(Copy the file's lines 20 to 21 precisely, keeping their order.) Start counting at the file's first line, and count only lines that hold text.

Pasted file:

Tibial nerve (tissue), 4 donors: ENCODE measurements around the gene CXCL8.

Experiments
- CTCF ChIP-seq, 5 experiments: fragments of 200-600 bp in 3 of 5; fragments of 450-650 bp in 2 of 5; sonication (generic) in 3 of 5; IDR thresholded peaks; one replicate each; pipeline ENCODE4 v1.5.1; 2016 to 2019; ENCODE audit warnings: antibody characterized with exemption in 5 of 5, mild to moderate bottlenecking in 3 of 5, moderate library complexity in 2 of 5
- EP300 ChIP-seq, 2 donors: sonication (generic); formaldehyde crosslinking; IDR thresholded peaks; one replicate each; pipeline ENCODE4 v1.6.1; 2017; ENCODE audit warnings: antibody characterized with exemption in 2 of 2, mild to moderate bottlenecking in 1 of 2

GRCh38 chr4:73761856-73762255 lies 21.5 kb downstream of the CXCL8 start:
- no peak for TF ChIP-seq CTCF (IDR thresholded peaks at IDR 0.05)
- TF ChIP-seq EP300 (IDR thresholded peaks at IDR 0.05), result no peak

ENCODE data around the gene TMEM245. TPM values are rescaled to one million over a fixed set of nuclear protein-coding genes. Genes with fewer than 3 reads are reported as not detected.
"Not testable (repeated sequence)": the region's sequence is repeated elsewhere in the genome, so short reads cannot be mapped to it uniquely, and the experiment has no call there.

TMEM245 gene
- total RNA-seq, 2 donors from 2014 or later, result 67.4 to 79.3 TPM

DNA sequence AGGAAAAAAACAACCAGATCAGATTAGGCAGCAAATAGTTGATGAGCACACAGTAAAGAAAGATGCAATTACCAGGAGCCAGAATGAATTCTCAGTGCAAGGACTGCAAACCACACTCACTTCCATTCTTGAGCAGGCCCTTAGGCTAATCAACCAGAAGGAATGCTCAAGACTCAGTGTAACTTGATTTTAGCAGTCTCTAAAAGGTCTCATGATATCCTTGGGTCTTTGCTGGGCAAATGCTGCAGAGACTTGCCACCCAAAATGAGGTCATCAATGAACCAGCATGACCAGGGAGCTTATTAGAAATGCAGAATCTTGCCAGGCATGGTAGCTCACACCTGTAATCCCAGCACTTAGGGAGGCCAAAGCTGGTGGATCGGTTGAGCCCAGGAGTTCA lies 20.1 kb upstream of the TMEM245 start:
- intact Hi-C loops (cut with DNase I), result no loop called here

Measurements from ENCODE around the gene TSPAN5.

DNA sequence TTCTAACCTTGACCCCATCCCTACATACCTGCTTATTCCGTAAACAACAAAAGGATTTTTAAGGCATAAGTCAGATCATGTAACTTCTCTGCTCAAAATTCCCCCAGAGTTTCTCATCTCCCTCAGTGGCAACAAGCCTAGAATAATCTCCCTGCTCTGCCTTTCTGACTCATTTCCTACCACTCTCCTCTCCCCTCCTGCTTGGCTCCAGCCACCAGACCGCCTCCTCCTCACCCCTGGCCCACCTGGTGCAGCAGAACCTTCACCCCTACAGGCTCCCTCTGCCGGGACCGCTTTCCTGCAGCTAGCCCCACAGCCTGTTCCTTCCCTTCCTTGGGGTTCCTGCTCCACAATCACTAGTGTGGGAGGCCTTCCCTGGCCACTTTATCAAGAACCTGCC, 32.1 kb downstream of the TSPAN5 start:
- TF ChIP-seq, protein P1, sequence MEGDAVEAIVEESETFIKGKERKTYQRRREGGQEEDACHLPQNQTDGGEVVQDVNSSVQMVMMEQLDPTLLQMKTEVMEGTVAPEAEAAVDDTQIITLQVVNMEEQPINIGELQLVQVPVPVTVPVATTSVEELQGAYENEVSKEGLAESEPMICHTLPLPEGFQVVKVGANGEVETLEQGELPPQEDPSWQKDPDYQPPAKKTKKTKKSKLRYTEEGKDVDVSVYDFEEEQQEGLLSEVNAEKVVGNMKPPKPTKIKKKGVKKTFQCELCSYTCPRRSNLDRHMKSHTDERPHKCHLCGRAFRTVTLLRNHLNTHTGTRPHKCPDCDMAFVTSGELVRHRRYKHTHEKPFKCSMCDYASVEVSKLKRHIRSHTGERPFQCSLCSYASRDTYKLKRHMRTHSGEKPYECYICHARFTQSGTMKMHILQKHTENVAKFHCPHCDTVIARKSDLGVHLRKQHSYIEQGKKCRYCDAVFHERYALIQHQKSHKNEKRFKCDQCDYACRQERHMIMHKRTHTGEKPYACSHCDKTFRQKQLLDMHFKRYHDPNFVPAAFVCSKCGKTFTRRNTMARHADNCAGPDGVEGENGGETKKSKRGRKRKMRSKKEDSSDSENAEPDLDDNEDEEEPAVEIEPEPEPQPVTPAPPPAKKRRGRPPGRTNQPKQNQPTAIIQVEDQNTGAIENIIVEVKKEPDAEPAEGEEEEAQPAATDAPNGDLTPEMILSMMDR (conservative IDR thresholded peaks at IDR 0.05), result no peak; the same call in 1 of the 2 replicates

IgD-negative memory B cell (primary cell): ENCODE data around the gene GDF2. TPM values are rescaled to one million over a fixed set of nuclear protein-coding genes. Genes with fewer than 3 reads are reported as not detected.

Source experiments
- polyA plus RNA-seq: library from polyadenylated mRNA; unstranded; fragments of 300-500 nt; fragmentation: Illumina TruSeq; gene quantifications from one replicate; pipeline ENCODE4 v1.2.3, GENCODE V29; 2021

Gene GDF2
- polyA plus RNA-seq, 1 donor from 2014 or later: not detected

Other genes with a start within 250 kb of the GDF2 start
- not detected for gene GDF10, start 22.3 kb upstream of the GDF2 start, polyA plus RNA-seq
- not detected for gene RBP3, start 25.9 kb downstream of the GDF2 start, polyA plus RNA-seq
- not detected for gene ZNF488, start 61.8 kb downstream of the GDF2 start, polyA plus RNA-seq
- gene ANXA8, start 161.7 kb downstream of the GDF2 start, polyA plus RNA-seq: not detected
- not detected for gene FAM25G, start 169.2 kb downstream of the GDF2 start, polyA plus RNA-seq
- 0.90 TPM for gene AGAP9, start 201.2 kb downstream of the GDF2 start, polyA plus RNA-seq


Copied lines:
Gene GDF2
- polyA plus RNA-seq, 1 donor from 2014 or later: not detected